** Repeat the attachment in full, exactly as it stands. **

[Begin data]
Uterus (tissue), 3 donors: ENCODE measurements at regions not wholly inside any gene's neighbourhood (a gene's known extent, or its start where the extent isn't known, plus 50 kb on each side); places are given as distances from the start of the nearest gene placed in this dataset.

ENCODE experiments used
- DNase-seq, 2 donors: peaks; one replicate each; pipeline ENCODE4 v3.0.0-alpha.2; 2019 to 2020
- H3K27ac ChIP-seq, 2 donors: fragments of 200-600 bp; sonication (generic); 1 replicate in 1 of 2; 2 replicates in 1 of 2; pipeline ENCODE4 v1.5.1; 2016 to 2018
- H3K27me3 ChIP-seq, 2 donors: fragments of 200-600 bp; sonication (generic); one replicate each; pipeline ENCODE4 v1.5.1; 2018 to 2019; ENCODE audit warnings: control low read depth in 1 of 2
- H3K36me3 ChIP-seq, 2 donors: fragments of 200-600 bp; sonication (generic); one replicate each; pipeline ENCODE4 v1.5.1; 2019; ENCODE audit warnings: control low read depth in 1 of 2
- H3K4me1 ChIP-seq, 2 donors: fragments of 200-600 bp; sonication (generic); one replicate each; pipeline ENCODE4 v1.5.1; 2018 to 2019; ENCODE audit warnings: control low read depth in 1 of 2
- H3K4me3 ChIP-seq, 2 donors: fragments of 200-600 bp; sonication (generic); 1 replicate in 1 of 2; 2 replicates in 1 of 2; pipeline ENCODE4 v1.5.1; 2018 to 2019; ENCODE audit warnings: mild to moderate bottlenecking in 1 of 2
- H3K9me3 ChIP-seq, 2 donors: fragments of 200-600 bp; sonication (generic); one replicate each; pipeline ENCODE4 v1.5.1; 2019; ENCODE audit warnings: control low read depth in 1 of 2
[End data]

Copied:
Uterus (tissue), 3 donors: ENCODE measurements at regions not wholly inside any gene's neighbourhood (a gene's known extent, or its start where the extent isn't known, plus 50 kb on each side); places are given as distances from the start of the nearest gene placed in this dataset.

ENCODE experiments used
- DNase-seq, 2 donors: peaks; one replicate each; pipeline ENCODE4 v3.0.0-alpha.2; 2019 to 2020
- H3K27ac ChIP-seq, 2 donors: fragments of 200-600 bp; sonication (generic); 1 replicate in 1 of 2; 2 replicates in 1 of 2; pipeline ENCODE4 v1.5.1; 2016 to 2018
- H3K27me3 ChIP-seq, 2 donors: fragments of 200-600 bp; sonication (generic); one replicate each; pipeline ENCODE4 v1.5.1; 2018 to 2019; ENCODE audit warnings: control low read depth in 1 of 2
- H3K36me3 ChIP-seq, 2 donors: fragments of 200-600 bp; sonication (generic); one replicate each; pipeline ENCODE4 v1.5.1; 2019; ENCODE audit warnings: control low read depth in 1 of 2
- H3K4me1 ChIP-seq, 2 donors: fragments of 200-600 bp; sonication (generic); one replicate each; pipeline ENCODE4 v1.5.1; 2018 to 2019; ENCODE audit warnings: control low read depth in 1 of 2
- H3K4me3 ChIP-seq, 2 donors: fragments of 200-600 bp; sonication (generic); 1 replicate in 1 of 2; 2 replicates in 1 of 2; pipeline ENCODE4 v1.5.1; 2018 to 2019; ENCODE audit warnings: mild to moderate bottlenecking in 1 of 2
- H3K9me3 ChIP-seq, 2 donors: fragments of 200-600 bp; sonication (generic); one replicate each; pipeline ENCODE4 v1.5.1; 2019; ENCODE audit warnings: control low read depth in 1 of 2